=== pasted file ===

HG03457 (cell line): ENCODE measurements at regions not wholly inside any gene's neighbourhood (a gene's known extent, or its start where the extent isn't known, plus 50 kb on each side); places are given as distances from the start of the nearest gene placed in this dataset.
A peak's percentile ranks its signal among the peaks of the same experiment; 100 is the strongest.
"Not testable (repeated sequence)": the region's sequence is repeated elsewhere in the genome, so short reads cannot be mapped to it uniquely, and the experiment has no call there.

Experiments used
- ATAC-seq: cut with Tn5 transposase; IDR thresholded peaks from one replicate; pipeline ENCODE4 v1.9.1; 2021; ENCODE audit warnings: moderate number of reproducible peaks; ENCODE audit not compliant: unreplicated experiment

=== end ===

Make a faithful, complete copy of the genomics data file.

HG03457 (cell line): ENCODE measurements at regions not wholly inside any gene's neighbourhood (a gene's known extent, or its start where the extent isn't known, plus 50 kb on each side); places are given as distances from the start of the nearest gene placed in this dataset.
A peak's percentile ranks its signal among the peaks of the same experiment; 100 is the strongest.
"Not testable (repeated sequence)": the region's sequence is repeated elsewhere in the genome, so short reads cannot be mapped to it uniquely, and the experiment has no call there.

Experiments used
- ATAC-seq: cut with Tn5 transposase; IDR thresholded peaks from one replicate; pipeline ENCODE4 v1.9.1; 2021; ENCODE audit warnings: moderate number of reproducible peaks; ENCODE audit not compliant: unreplicated experiment